Reference

Watts, Alan. (1972)  The Book on the Taboo Against Knowing Who You Are.  Vintage Books: NY, NY.

11 thoughts

  1. I found this article to be very thought provoking. I enjoyed the disclaimer about how most are uninterested in exploring the metaphysical constitutes of any religion and instead see it as Family or cultural obligation. Also, I always enjoy you putting a William Blake quote into Your writing. I’m not very familiar with Asian religions having only studied them a little but I am always curious about a religion that seems to ignore suffering or belittle it? Is that what Zen is doing when saying to just watch the pain around? Does it ever push a person to a type of morality that would attempt to change pain– or ideas like forgiveness and love as combats to pain not prized? Again, these questions come out of ignorance of What Zen really is besides a trendy word on a coffee mug

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  2. So pleased that you were provoked to thought by the essay. You ask about the Zen Buddhist view of suffering…of what does it consist? My understanding of the tradition is that it is not suggesting that we deny or rationalize our experience of suffering. Rather, Zen is an approach to suffering suggesting that we need not maintain our identification with the transitory agonies and crises of consciousness that beset human life, but, rather, that we simply observe the ebb and flow of their effects upon consciousness, without the desire to escape from them.

    In terms of morality, it is not at all the case that Buddhism is amoral or unconcerned with one’s treatment of other people. On the contrary, compassion toward other people is absolutely fundamental to every school of Buddhism, though some schools emphasize it more than others. However, Buddhist moral practice is often not recognized as such by Westerners because it does not emphasize formal codes of conduct. We might say that Buddhist morality grows “from the ground up”, that is, as a spontaneous expression of one’s Buddha-nature (one’s natural state of enlightenment) minus the usual disciplining and training of the self that precedes “good” actions. It is the type of care and concern that unfolds the way a child naturally wants to comfort a distressed parent: the child does so without having been taught that showing such care is the “right” thing to do, but as an unpremeditated expression of identity with the parent.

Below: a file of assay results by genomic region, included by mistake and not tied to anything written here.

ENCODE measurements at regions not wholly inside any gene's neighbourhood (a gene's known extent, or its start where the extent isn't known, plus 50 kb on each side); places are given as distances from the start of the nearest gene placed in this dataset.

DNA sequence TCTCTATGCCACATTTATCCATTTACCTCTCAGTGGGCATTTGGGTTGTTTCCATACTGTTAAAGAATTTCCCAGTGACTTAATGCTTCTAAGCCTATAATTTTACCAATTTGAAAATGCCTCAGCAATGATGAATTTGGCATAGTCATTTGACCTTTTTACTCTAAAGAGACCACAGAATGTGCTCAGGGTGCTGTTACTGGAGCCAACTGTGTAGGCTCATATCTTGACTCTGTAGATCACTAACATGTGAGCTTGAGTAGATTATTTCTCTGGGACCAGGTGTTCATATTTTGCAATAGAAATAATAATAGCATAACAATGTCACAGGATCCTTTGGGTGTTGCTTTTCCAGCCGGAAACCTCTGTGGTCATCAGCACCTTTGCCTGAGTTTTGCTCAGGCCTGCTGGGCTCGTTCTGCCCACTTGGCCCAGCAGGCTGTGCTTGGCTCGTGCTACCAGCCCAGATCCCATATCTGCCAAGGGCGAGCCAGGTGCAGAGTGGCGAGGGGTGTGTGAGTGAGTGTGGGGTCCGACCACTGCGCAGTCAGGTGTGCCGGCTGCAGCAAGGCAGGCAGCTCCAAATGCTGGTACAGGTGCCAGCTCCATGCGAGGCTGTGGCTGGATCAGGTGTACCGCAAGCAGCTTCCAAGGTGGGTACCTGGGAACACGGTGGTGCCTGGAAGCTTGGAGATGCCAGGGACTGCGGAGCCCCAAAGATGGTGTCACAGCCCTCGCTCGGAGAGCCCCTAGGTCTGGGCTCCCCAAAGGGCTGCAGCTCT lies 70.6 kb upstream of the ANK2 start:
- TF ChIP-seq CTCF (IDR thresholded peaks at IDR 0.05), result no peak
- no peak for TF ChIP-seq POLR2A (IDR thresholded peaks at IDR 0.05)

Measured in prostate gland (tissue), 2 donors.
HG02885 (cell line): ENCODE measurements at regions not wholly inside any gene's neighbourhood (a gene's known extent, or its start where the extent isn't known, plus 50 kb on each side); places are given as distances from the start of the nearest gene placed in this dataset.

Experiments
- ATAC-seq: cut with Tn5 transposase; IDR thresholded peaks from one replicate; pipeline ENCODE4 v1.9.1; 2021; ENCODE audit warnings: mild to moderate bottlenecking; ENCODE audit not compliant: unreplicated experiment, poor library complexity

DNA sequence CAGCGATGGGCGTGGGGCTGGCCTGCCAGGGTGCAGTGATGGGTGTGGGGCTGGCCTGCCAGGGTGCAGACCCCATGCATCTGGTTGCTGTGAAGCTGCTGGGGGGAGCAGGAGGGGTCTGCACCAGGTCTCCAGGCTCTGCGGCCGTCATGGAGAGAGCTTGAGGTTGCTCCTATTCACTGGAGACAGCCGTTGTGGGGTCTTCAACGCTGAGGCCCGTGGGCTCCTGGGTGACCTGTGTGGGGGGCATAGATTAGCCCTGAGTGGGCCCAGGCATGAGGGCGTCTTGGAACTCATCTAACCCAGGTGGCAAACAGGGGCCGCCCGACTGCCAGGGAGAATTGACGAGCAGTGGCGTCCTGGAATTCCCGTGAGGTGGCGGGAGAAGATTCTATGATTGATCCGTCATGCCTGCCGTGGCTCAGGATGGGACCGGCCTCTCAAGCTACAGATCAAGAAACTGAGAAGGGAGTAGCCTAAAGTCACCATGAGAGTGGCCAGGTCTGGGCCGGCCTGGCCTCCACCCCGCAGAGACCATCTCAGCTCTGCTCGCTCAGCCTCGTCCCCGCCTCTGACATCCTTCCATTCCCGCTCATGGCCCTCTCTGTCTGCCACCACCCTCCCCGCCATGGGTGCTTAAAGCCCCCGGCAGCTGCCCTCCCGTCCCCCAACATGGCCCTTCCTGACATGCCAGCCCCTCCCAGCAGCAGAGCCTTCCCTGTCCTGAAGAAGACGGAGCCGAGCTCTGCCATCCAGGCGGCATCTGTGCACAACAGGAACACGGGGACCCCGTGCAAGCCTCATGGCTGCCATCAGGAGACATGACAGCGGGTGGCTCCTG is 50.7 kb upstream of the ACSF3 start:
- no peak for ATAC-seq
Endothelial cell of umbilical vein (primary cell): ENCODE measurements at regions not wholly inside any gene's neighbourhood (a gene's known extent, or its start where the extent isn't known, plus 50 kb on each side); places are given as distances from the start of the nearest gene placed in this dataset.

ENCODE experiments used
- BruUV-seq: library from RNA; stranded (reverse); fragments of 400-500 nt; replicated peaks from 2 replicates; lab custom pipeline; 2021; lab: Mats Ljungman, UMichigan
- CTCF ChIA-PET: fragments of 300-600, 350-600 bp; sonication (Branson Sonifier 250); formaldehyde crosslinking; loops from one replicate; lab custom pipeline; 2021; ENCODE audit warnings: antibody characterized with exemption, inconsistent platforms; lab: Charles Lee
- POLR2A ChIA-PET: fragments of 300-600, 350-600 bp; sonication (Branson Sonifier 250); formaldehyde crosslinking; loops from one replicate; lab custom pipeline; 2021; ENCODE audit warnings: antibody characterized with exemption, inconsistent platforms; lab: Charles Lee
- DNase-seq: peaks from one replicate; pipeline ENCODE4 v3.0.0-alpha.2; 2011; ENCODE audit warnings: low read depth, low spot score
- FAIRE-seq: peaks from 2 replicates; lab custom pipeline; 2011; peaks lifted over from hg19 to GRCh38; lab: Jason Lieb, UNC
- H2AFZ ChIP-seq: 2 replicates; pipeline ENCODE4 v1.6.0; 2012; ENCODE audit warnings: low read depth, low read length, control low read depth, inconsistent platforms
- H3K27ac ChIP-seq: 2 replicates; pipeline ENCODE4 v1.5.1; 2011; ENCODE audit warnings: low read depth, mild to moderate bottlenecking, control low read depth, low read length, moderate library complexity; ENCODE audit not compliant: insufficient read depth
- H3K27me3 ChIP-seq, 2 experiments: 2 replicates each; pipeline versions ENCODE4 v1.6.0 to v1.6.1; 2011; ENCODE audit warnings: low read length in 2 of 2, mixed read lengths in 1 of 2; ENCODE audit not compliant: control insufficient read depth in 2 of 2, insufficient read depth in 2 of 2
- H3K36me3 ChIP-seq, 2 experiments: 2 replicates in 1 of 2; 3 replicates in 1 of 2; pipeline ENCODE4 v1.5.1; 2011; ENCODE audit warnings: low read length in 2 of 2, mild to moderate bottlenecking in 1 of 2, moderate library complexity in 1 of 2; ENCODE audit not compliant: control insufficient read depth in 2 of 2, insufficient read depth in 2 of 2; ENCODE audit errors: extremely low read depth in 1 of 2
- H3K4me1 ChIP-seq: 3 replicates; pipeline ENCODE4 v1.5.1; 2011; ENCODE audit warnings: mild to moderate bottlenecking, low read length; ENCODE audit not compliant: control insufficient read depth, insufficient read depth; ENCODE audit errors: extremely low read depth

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  3. This is among the best introductions to the art of Zen and competing philosophies of Buddhism I have read. It should be published in a professional journal. This ancient tradition is the philosophical equivalent of Western existentialism, except with the caveat that we can never escape desire or abandon the notion of our ego or subjectivity. It is only when we contemplate these most profound metaphysical issues that we are confronted with the fact that we can do nothing but accept our thrownness full of emptiness and our being-toward-lack, a lack we nevertheless wish to overcome.

    Liked by 2 people

    1. Thank you for your thoughtful response, Jon. Such praise means a lot to me, particularly coming from such a careful and knowledgeable reader as yourself.

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  4. Hello!

    Three things touched me about this well-expressed essay.
    1. Any blog that mentions David Byrne is a winner! I went so far as to quote his lyrics in my book.

    2. Kierkegaard. My God I love that philosopher. I was drawn to him as an unbeliever student of philosophy in the mid-90’s.

    3. ” The nominal Buddhist is no more likely to see anything in this essay as representing the Buddhism they know as a typical Christian would be to recognize Soren Kierkegaard’s statement about genuine Christian faith – that it is a leap at the edge of an abyss – as having to do with their experience of going to church.” I completely agree. I took that leap and church is just a way for me to focus from time to time. Also I like the music and fellowship.

    Thank you for reading a bit of my blog as well. I am familiar obviously with Japanese animism, Buddhism, Shintoism and ancestor worship. I will gladly follow and read your work.

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  5. Thank you for your most thoughtful response. It’s nice to know that I am not alone in my view of the human condition, but that there are “fellow travelers” out there, however few they may be.

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  6. Very interesting article. I am however curious if your client knows his story and what happened to him is being shared on here.

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  7. Yes, he does indeed. I don’t share personal information about my patients without obtaining their permission beforehand. (Parenthetically, I should mention that an alternative means of citing illustrative clinical data in an article is to create an imagined patient from aspects of two or more actual patients that one has treated. This approach is indebted to the creative mission of Dr. Frankenstein, among others.)